| compared to baseline; compared to baseline.|
MCH: mean corpuscular hemoglobin; MCV: mean corpuscular volume; MPV: mean platelet volume; RBC: red blood cell; RDW: RBC distribution width; Ret CHR: reticulocyte hemoglobin concentration.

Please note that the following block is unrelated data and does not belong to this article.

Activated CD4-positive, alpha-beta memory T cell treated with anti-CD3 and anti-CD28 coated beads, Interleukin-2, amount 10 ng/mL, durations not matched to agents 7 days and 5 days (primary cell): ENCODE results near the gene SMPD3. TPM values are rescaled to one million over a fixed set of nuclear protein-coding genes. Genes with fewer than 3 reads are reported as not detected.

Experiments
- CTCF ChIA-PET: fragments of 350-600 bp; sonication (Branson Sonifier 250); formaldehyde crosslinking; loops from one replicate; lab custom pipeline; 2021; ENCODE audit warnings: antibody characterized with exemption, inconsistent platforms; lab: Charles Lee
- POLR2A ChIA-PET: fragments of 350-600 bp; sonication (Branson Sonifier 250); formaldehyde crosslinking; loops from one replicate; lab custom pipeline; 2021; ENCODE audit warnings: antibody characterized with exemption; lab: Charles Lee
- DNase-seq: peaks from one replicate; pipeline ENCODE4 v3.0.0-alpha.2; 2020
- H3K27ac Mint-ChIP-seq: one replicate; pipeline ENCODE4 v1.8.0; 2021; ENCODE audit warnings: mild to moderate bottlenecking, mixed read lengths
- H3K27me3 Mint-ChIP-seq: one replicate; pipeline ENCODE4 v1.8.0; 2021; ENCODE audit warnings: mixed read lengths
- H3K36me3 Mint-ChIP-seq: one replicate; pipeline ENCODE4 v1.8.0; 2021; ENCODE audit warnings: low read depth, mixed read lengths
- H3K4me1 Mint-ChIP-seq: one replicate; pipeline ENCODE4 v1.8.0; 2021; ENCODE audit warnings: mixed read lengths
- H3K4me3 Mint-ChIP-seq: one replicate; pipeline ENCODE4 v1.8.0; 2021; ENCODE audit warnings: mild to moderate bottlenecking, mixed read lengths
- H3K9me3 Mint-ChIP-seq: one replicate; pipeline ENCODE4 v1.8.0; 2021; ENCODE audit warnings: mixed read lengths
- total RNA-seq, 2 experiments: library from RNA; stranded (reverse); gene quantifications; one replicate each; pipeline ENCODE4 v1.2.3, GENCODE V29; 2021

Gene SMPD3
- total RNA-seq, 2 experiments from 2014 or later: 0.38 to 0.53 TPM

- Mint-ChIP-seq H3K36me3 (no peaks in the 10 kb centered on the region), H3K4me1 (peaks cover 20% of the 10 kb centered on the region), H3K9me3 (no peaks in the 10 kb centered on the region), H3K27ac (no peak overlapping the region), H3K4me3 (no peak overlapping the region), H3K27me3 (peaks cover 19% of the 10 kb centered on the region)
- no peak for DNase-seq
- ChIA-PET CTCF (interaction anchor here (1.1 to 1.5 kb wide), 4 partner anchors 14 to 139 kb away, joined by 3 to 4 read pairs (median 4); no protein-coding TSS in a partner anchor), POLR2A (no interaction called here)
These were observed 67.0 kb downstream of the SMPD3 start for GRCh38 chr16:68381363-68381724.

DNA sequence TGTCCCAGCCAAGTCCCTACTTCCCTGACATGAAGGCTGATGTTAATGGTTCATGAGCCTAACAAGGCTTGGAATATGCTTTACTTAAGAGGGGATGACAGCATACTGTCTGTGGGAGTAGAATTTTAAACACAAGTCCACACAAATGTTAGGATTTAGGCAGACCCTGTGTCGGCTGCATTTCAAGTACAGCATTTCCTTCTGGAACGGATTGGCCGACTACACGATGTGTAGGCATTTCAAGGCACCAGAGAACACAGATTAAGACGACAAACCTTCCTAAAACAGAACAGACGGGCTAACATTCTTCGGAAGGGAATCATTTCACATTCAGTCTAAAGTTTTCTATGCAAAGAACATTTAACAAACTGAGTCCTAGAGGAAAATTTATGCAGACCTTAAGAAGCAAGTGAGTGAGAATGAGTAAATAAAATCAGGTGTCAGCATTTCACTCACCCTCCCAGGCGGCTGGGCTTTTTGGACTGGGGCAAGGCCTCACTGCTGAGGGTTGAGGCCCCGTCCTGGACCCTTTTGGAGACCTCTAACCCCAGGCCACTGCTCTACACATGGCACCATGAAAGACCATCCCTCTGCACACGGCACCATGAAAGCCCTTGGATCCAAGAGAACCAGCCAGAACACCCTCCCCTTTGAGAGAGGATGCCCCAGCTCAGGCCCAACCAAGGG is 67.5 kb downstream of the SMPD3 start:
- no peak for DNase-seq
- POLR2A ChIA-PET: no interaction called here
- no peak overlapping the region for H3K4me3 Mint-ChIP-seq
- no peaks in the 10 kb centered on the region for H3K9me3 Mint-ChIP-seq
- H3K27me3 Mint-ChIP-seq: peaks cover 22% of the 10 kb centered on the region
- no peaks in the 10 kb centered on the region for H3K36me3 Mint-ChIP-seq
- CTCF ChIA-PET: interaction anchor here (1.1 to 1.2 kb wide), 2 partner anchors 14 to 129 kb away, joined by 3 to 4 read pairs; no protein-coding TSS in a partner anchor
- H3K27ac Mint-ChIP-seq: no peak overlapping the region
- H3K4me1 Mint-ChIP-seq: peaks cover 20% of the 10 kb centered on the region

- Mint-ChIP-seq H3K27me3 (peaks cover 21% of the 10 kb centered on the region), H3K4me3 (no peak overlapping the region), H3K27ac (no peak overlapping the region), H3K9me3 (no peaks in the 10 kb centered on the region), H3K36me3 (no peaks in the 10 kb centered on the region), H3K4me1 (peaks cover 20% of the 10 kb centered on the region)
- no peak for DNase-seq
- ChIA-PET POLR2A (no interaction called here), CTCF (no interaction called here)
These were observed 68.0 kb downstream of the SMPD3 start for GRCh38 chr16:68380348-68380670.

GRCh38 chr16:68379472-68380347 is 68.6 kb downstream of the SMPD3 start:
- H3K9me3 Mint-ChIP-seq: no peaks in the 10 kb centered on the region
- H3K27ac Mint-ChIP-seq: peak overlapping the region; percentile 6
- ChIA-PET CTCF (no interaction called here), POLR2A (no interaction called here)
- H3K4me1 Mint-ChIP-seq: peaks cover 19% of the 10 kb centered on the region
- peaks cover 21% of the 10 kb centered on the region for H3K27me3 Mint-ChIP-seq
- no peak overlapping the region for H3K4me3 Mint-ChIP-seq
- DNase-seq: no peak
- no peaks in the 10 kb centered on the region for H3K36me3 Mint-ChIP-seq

The results of this prospective study, which demonstrated for the first time that both RDW and MPV values may significantly vary in response to moderate endurance exercise, may have at least three meaningful implications. The first important issue is that the conventional reference ranges of some parameters of the CBC, including those of the RDW and MPV, may only be applicable in subjects at rest because all the other parameters tested in this study exhibited significant variations throughout the observational period. It is noteworthy that although the maximum percentage variation of the RDW remained lower than the within-subject biologic variation (i.e., 2.2% versus ±3.5%), the percentage increase of MPV largely exceeded the within-subject biologic variation (i.e., 5.7% versus ±4.3%) and should hence be considered clinically significant . Interestingly, we also observed that the hemoglobin values marginally but significantly decreased immediately after the run, and persisted significantly reduced up to 20 hours thereafter. This is an original finding that was not observed in a previous similar investigation  but has minor clinical significance, since the maximum percentage variation observed in our study (i.e., −3.2%) was very close to the within-subject biologic variation (±3%) .